I will be sure she understands the command "get back." I never want to be in an
enclosure with any large animal unless they know to respect my space. Camels can
be especially pushy and bouncy, and the bottle-fed ones in particular may not
understand respect. To train this (the younger the better), go in the pen with a
loose camel (assuming she's not outright dangerous) carrying a strong crop at
least three feet long. Say, "get back" in an authoritative manner, adopt a commanding
posture, and touch the camel's chest with the crop. If she doesn't move, tap lightly.
If she still doesn't move, give her a smart pop with the whip on the chest.
Keep it up until she steps back, then immediately reward her by dropping your arm,
changing your aggressive posture to an accepting one, and using a soothing voice
("good girl"). If she runs off, invite her to come back, using food if necessary.
Stand quietly with her for a minute, then ask her to "get back" again, repeating
the entire process. You can reward her with the food after she responds to your
command but don't let her come up to it as long as you are telling her to "get back."
When she stays back long enough, invite her to come in to the food by softening your
posture, taking a step back, and saying "come" or "OK" in a soothing voice.
Eventually she will back up with just the voice command, or you can combine it
with an arm gesture (such as abruptly extending your raised arm and hand at her
with a pointed forefinger as if you were trying to "tell her off"). Any time I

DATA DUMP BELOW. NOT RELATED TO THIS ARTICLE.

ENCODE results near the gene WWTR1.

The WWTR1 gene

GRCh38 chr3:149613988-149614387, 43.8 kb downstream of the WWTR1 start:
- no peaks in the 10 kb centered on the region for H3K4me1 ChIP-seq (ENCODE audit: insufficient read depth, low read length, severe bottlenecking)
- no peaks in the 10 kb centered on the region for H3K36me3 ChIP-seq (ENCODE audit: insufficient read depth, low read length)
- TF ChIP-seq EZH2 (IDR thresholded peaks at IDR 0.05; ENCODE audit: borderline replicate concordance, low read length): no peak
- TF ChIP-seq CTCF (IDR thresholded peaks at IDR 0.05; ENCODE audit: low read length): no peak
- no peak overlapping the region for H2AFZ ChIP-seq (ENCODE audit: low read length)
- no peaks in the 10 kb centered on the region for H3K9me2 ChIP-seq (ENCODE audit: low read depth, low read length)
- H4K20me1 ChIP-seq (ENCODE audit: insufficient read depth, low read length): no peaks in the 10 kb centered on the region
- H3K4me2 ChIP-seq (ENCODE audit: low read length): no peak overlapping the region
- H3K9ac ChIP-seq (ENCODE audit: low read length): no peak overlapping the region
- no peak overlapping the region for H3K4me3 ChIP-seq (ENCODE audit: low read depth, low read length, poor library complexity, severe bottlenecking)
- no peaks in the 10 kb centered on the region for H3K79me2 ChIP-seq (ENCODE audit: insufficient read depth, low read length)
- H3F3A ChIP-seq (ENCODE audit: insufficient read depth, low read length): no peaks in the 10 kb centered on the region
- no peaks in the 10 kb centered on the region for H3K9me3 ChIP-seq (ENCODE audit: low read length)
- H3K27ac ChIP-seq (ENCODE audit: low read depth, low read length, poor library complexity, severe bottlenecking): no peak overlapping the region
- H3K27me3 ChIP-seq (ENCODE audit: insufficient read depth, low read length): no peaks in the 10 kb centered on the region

need to go into a camel's enclosure to feed her, I always make her "get back"
away from me before I will put down the hay or grain. I feel like this is extremely
important -- it keeps the camel from mugging me and reinforces respect, which in turn fosters safety.
If you are a little nervous being in the pen with the camel, you can do the
first part of the halter training (all the steps up until when the halter is buckled
or tied on the head) while she is extending her neck over a fence panel or gate.
Once you are ready to apply pressure to the lead rope, you will need to go into the pen with her.
If you are still nervous, get a professional horse trainer to help you.
Fear will cloud your judgment and interfere with the camel's learning;
pushing yourself through fear without gaining knowledge won't help either you or the animal.
On the other hand, learning with a professional to guide you can be very educational and rewarding.
If you plan on having camels for any length of time, maybe this will be part of
an exciting and gratifying journey into the lifelong process of learning more about training.
"It's what you learn after you know it all that's important."
After your camel is halter trained, you could go on to do some other really fun ground work.
Like getting her to move her shoulder and front end away from you with the lightest
touch of your hand, or getting her to step her hindquarters over with just a word.
Or having her turn around, back up, come forward, or lay down with just hand signals.
And with nothing on her head.
But that's another story.